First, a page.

Where Do Dads Come From?
The Boy asked me a question yesterday that I couldn’t answer. I still can’t answer it.
He asked me where I came from. ? He asked it several times in several different ways, and finally drew the picture you see here in order to help me understand his question. Where do Dads come from?
He knows where I came from. He knows where I chose to take my tutelage. He knows lots of stories about those who set the example that I try to follow. Yet, with all that said, he still isn’t entirely sure how I came to be. I didn’t realize, until he asked me, that I don’t know either. Not entirely.
The best I could come up with was, “Well, Buddy… I guess I don’t know.” I suppose I should figure that out. First, though, let me explain the picture shown here, as he explained it to me.
The Boy- “I know what you’re trying to do. You want Sis and I to be happy, and to be good Moms and Dads. But what I don’t know is how you got to be the Dad you are from all the stuff you came from. Maybe you can find better words to make a story from it than I can. I still can’t figure out exactly what I’m trying to ask.”
To say the least, the road that led us to where we are was nontraditional. I can certainly understand why it might seem like chaos to The Boy. It seems that way to me as well.
I know what he’s trying to ask. He wants to know how the chaos at the top of the picture funneled into the single ‘Me’ in the middle of the picture, and will hopefully result in the two lines of my own young that I’m trying desperately to teach right from wrong to. Because, I truly believe that if you do the right thing(s) for the right reason(s), all sorts of good stuff(s) will come of those efforts. The Boy wants to know where that started. I don’t know. At the same time, it’s a very relevant question. Yet also irrelevant.
You choose to be the Dad you are. Period. You might choose wisely, you may choose poorly, you may choose based on very little to go on. But you choose.
I started to think about all the ways that Dads I know have become the Dads they are today. Some follow in their Father’s footsteps exactly. Some diverge entirely. Some are a mix. Some worked and worked to become Dads against impossible odds. Some Dads became accidental Dads. Some Dads never imagined they would be Dads at all, let alone did they imagine themselves good or bad ones. I suppose they’re all different, for the most part. How do you cook a successful recipe from that chaos?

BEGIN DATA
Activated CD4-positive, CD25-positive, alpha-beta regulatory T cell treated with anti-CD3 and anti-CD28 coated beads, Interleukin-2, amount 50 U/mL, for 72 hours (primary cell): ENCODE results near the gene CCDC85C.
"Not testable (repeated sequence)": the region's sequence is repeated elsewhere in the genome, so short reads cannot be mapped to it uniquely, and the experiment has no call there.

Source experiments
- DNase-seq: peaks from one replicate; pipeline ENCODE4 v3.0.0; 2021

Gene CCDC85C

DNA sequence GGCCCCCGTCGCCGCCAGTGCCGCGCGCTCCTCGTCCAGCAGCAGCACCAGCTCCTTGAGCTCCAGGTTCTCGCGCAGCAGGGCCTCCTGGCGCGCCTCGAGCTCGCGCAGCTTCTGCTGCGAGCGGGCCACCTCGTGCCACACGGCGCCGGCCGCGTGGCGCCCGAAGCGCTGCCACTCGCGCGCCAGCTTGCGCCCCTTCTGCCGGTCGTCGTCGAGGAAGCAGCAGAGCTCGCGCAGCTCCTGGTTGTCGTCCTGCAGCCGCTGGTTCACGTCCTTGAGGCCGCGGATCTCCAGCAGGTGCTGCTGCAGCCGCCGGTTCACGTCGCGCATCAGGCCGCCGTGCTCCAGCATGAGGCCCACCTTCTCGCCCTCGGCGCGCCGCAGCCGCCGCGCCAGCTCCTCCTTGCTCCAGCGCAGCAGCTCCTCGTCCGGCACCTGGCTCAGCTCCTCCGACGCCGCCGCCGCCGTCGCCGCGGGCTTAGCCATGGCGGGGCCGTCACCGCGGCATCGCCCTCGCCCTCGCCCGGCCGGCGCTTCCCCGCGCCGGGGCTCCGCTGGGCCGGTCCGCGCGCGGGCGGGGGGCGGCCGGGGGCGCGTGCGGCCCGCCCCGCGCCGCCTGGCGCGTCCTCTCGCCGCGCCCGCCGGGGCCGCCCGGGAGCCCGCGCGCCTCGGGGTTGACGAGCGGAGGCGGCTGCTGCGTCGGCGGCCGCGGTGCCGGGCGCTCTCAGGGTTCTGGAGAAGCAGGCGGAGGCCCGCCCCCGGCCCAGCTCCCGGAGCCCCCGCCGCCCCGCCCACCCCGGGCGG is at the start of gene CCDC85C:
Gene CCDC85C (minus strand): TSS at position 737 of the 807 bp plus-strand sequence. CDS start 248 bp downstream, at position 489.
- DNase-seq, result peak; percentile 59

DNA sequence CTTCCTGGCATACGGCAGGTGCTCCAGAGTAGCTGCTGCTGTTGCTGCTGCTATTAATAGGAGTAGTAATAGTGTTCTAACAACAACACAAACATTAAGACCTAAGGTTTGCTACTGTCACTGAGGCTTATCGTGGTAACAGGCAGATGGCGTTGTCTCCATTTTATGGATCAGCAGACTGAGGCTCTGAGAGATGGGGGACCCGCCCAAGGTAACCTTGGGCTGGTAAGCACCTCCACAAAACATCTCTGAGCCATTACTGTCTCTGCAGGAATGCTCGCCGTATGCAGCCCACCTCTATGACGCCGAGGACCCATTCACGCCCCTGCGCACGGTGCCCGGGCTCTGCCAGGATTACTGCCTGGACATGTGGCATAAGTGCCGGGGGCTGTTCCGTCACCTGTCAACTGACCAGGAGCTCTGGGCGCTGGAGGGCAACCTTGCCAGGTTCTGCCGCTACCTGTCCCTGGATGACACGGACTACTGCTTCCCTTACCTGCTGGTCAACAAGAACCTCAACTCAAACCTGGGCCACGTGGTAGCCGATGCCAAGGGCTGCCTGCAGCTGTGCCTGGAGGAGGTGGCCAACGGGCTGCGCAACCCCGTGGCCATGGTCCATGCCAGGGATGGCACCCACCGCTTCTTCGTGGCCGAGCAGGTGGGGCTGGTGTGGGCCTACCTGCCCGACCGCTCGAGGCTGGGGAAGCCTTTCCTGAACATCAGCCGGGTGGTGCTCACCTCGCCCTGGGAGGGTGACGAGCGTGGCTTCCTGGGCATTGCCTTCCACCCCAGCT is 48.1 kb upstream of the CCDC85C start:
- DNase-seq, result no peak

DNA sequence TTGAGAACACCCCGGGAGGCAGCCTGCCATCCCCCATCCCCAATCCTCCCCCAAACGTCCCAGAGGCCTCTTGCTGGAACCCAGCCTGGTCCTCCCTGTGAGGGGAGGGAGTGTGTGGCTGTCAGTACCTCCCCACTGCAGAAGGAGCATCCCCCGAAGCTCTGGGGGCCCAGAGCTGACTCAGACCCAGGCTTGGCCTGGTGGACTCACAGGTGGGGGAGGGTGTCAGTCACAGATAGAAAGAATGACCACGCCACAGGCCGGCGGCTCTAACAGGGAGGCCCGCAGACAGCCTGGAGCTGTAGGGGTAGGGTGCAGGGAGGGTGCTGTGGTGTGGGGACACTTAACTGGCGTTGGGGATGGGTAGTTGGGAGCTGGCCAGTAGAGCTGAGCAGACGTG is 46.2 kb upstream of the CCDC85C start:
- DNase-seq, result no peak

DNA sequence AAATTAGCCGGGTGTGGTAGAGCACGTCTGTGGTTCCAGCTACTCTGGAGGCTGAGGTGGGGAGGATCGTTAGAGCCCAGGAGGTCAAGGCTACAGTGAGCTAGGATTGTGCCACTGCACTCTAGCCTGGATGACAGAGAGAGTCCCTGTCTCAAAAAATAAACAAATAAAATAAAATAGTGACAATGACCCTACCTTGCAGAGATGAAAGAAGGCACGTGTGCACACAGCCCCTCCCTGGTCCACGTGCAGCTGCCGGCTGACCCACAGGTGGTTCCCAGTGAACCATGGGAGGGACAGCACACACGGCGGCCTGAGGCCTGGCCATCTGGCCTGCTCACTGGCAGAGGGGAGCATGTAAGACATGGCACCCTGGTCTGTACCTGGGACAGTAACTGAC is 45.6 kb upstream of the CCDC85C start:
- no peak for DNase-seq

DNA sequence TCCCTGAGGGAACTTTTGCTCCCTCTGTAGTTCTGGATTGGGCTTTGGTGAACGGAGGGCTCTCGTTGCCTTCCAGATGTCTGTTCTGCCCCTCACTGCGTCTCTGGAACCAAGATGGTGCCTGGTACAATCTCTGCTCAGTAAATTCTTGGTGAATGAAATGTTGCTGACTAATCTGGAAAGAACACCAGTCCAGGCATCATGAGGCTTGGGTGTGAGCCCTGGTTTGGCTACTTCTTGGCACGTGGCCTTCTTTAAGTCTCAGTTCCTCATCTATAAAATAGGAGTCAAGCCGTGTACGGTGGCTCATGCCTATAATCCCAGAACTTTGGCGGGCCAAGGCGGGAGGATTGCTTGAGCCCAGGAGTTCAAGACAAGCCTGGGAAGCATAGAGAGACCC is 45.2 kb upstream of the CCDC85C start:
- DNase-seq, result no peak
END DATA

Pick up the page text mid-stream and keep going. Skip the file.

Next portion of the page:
My answer to The Boy is going to be that you cook it however you want to. You pick and choose the ingredients you love, and you dispose quickly and entirely of the ingredients you don’t care for. It’s your recipe, and you are the only Dad that you have to answer to. More precisely- your kids are the only jurors that will be able to judge the success or failure of your Dadhood, and by the time they are able to make that judgment, too much time has passed for anything different to unfold.
I have no doubt that The Boy will do so in a grandiose manner. I have no doubt that he will repeat many of my successes, at least a few of my failures, and that he will be the creator of many many brilliant additions to Fatherhood that I couldn’t have dreamt of. No doubt. That’s what I need him to know, I suppose. He’s going to do better than fine, and he need not worry about how or why. He will. I will be honored if my example is even only the first step in his journey. He is of fine character and kind soul, and because he wants to be a good Dad, he will be a good Dad. The details are just details. The result is inevitable.
After nearly 48 hours of attempting to order this chaos, I decided that in our case, there is no way to do so. Yet, I did end up wondering where Dads come from. Not in general, not this one or that one. All of them. Help me out. Tell me your story. Tell me your Dad’s story. Tell me the story of the Father of your children. Tell me about your best friend’s Dad when you were a kid. Tell me stories.
I’ll read them to The Boy. I know he’ll enjoy each and every one of them…
Cheers from The www.ThreeFiveZero.com Dad